Cleaning up the neck shadows
Thanks to the bright lighting in our source photo, there are some really dark shadows on the model’s face and neck. These dark shadows make it hard to see the shape of the models face and give it extra visual weight that isn’t actually there.
Let’s start with the neck, which poses its own unique problem—the shadows on the model’s neck matched the position of her hair. We changed her hair in the last step, so they no longer look correct and they’re adding a lot of unnecessary visual weight to the photo. We’re not going to worry about creating a new shadow that matches the outline of her hair—we’re just going to lighten things up altogether.
Create a new layer by pressing the new layer button, or clicking Layer>New Layer or Shift+CTRL+N. Place the new layer between the Sharp and Blur layers. Hide the Sharp layer so you can see what you’re doing.
To reduce the darkness, we’re going to paint over the shadowed areas with the Brush Tool set at 7% opacity. Press the I button to bring up the Eyedropper Tool and select a color on the skin that’s near the shadowed area, but not actually shadowed.
Go over the shadows with the paint brush, lightening them up and creating a mostly uniform shadow, erasing the curvy shadow lines left by the hair.
You’ll have to keep using the Eyedropper Tool to select different skin tones to work with so that you don’t end up painting the whole thing one color. The shadows should form a gradient from dark at the top of the neck to light at the bottom, like in the photo below.
Now turn the Sharp layer back on, and you’ll notice weird lines left over from where the shadow line used to be.
To erase these leftover lines, we’ll need to use the Clone Stamp Tool. Hold down ALT and right click on an area as close to the edge as possible. Then wipe the brush over the edge to smudge it out.
You’ll also need to do this to the edges around her chin area to reduce their severity, now that the shadows have been reduced.
Bringing out the cheeks
Since the photo was taken at midday and the sun was bright, the model in the photo has her eyes squinted, causing her cheeks to puff out and create dark shadows on her face. Let’s show what’s underneath all those shadows by brightening things up and reducing the severe lines.
Create a new layer and place it over the last shadow layer, then hide the Sharp layer. Use the same technique as before—set the Brush Tool at 7% opacity and use the eyedropper to select different parts of the skin tone. Go over the shadowed areas on her cheeks (especially where it creases from her smile) and lighten things up to your liking.
Again, you’ll be left with some gross edges on the Sharp layer that you’ll need to get rid of, so make the Sharp layer visible again and pull out the trusty Clone Stamp Tool. Once again, keep the clone area as close to the edges as possible and erase the hard lines around her cheeks.
When you’re finished, you should have an image that’s close to this example.
Lightening the lips and teeth
Now we’re left with one last area underneath her nose where there are some severe shadows. It’s not exactly making her face look fuller, but it sticks out now that the rest of the shadows have been reduced. We’ll have to reduce the shadows, starting with the area directly below the nose and above the lip.
Right now, this area is so dark that it looks like she has a moustache, so create a new layer over the last one and use the same technique as before. This time, it’ll be a little more challenging to get the right color combinations to reduce the shadows, so you’ll have to spend some time playing with it.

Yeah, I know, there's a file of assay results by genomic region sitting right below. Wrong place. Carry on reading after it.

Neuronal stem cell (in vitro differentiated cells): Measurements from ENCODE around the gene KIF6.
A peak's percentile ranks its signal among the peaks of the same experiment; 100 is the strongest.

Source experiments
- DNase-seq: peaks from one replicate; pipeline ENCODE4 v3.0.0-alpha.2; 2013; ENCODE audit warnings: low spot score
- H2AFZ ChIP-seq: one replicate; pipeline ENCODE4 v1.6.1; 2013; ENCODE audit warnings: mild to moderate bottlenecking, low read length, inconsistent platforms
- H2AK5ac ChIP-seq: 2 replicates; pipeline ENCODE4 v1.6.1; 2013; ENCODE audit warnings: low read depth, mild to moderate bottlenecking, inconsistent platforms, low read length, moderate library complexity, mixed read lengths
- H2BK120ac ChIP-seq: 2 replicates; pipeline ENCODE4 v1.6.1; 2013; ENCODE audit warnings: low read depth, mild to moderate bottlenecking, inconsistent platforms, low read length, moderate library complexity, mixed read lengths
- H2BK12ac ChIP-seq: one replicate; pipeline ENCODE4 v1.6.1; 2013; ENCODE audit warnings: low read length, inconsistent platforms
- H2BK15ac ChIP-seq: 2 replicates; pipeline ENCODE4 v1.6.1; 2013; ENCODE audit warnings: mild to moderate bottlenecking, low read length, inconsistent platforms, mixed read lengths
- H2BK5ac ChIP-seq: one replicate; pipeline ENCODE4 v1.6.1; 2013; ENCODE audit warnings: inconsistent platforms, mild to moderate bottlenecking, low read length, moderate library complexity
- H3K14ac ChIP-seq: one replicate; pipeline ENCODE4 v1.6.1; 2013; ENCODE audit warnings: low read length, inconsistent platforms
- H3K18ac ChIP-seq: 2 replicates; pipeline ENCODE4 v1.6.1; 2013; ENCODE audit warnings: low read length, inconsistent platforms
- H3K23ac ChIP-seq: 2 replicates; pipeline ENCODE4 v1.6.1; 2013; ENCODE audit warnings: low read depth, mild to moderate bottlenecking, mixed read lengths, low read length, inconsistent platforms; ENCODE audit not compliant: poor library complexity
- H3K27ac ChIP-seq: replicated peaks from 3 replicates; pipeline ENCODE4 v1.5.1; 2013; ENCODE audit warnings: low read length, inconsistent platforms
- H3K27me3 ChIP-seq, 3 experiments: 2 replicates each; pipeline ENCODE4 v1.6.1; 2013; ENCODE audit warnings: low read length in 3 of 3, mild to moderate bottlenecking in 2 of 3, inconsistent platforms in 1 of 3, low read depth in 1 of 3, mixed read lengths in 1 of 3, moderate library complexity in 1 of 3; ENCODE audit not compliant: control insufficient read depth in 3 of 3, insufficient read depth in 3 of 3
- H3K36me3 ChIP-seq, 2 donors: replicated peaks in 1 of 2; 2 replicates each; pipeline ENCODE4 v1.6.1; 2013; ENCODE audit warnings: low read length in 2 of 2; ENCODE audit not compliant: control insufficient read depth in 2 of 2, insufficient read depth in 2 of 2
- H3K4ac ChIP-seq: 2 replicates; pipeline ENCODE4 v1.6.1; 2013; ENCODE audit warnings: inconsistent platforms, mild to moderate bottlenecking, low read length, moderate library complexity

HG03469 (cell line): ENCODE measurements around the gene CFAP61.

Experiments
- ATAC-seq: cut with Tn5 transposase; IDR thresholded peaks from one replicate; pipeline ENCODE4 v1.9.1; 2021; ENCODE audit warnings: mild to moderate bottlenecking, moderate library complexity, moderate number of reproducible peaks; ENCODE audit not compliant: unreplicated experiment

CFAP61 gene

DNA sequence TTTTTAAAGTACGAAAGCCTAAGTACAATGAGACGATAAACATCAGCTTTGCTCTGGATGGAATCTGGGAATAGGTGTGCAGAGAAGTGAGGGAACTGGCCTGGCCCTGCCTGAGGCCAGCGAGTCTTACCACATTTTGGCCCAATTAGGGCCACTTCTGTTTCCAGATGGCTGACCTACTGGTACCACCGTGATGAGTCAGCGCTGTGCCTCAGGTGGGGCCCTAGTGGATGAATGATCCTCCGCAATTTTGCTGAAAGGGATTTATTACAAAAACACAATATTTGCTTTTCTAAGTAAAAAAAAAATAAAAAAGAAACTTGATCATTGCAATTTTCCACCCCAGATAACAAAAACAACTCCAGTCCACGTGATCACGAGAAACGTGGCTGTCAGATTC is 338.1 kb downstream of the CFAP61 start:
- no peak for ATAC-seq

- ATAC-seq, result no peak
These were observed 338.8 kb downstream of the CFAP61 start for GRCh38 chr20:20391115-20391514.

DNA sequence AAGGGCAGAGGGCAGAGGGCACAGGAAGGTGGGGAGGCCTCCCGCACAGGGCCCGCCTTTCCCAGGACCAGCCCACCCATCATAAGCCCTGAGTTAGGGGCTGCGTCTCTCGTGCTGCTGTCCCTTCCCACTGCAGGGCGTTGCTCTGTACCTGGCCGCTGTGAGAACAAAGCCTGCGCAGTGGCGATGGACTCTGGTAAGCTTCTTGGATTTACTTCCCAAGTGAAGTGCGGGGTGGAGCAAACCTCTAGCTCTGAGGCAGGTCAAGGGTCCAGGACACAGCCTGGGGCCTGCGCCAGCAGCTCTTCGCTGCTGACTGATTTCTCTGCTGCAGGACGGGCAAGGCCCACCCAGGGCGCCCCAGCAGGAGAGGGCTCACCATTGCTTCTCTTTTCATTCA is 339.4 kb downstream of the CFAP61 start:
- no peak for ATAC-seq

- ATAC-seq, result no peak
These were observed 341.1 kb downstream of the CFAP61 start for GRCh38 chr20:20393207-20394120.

Hide the Sharp layer and use the Brush Tool to fill in the shadows with lighter skin tones you’ve plucked off her face with the Eyedropper tool. Once you have those shadows reduced, switch back to the Sharp layer and use the Clone Stamp Tool to erase the severe lines.
Once again, hide the Sharp layer and create a new layer underneath it for the lips and teeth, which now looks sort of bruised and stained since the shadows are too dark. Repeat the same steps as before—pull colors with the Eyedropper Tool, reduce the shadows with the Brush Tool, and then turn on the Sharp layer so you can reduce the severe lines with the Clone Stamp Tool.
Do things one section at a time. Start with the top lip, then do the teeth, then the bottom lip. In between each one, switch back to the Sharp layer so that you can erase the harsh lines with the Clone Stamp Tool. Keep repeating these steps, one section at a time, until you’ve got the right balance of shadow that looks good. Your end result should look something like the image below.
Adding shadow for depth
Adding some light was good, but it looks a little unrealistic now that there are no shadows at all on the model’s face. You’ve spent a lot of time taking the shadows out of the image, but now we’re going to add some.
Create a new layer underneath the Sharp layer. Use the Eyedropper Tool to select a dark color from the shadows between the model’s face and hair. This is going to be the color you use overall for the shadows, so don’t pick anything too dark or too light; aim for right down the middle.
Set the Brush Tool to 30% opacity and draw a rough shadow along the left side of the model’s face, underneath her chin and jawline, and down the left side of her neckline.
Once you have the shadows the way you want them, change the layer’s blending mode to Darker Color in the drop-down menu and set the opacity to 40%.
Now the shadows look more natural and less severe, and the model’s face looks the best it can be without being unrealistic.
If you’ve followed these steps correctly, you should have an image that looks like this:
You can also download a PSD version of the working file we used for this tutorial.
Don’t rely on Photoshop too much
Remember that retouching a photograph to correct unflattering lighting is no substitute for taking a good photograph to begin with. Don’t use these Photoshop effects as a crutch; whenever possible, try to get ahold of a photo that makes your subject look their best from the get-go.
Be sure to leave us a comment below with your results from the tutorial or any other images to which you’ve applied these techniques!